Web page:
Built Environment

The development of adaptation strategies for the built environment is based on at the one hand side the climate related risks and impediments in urban areas as well

Fig. 1.24 Urban morphology of Greater Manchester (Source: Walsh et al., 2007)

as the effects on the urban environment. Important issues in the urban area are urban green space and comfort, the level of support strategic planning and urban design can offer and the coherence between mitigation and adaptation. In order to assess the effects of climate change and the adaptation possibilities in the city urban types are characterised in thirteen main categories. These categories are placed on maps for Greater Manchester (Fig. 1.24).

These morphological maps offer a solid basis to assess specific risk analyses and modelling the effects of climate change. For every typology the risk and the effects can turn out differently. Based on this urban morphology and the specific risk- and impact analyses, different strategies are developed for every part of the urban area -in comfort, quality of buildings and urban green space (Fig. 1.25).

The consequences of flooding increase if urban intensity rises. The spatial design is capable of attributing to the way risks are treated, for instance by taking adaptation measures at a local and regional level. To what extend buildings are flood proof is the final chapter in the research.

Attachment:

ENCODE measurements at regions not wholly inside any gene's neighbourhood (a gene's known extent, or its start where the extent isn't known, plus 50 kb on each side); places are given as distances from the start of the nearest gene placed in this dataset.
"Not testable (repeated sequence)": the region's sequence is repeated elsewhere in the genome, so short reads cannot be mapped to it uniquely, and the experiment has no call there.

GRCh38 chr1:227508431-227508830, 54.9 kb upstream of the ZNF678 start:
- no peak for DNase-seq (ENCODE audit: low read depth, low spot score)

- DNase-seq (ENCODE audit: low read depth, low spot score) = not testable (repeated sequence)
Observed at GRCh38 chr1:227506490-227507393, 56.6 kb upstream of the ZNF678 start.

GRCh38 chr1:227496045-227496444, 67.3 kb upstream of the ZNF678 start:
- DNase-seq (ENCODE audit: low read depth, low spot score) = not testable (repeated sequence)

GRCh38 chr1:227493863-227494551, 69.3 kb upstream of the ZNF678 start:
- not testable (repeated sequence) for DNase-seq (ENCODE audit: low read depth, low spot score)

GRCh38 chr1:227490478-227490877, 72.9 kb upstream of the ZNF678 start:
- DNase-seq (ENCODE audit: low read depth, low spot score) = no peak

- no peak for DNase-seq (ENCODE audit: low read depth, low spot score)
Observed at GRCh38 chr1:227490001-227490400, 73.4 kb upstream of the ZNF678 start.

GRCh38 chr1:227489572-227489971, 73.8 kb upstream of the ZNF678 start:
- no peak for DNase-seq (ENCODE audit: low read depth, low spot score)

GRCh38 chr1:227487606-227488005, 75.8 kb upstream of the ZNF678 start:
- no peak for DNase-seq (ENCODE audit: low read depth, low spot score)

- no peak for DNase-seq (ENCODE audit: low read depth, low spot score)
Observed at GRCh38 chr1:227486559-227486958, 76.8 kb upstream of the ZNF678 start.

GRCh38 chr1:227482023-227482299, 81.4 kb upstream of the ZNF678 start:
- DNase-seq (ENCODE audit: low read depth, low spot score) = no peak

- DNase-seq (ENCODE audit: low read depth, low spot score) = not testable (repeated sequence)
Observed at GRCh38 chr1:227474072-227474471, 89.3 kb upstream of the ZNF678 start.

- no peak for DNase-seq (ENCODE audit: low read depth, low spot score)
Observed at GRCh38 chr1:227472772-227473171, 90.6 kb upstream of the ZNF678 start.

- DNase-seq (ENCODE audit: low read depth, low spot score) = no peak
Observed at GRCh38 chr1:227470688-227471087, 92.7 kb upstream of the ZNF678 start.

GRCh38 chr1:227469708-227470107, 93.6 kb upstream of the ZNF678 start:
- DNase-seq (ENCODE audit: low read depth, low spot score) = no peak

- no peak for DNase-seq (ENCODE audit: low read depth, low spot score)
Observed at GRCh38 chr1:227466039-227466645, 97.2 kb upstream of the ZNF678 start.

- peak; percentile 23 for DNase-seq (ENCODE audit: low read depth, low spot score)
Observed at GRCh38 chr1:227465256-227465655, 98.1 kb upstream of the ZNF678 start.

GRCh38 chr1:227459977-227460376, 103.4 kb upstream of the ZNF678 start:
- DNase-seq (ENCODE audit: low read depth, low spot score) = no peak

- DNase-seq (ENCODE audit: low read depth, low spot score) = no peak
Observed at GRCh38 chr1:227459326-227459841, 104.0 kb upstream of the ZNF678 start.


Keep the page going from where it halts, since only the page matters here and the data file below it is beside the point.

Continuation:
Heat stress is an important factor for human comfort. Therefore, the future changes in heat stress are projected on a map for the city of Manchester. The map with the level of comfort or discomfort illustrates that the inner city of Manchester becomes in August 2080 hardly liveable (Fig. 1.26).

Green urban space offers shadow and the evaporation of these areas lead to a cooling effect. Because of these functions green space is capable of decreasing heat stress. Moreover, these areas are capable of decreasing the rainwater runoff by infiltration and storage of rainwater in these green spaces. Forest areas contain the highest potential to reduce the heat effect. In the Manchester case this may lead to a decrease of the air temperature with 13.8 °C in 2080. If 10% green space is added in a living area with high density the maximum temperature in 2080 can be moderated to the average level of 1961-1990. The rainwater runoff, which will have increased in Greater Manchester in 2080 with 82%, can be catched by combining

Fig. 1.25 Urban morphology, risk and impact, attention areas and strategies (Source: Walsh et al., 2007)

water storage space with green space. The green space can be seen as a strategic spatial reserve, which can be used in the future to deal with the effects of climate change (Fig. 1.27).

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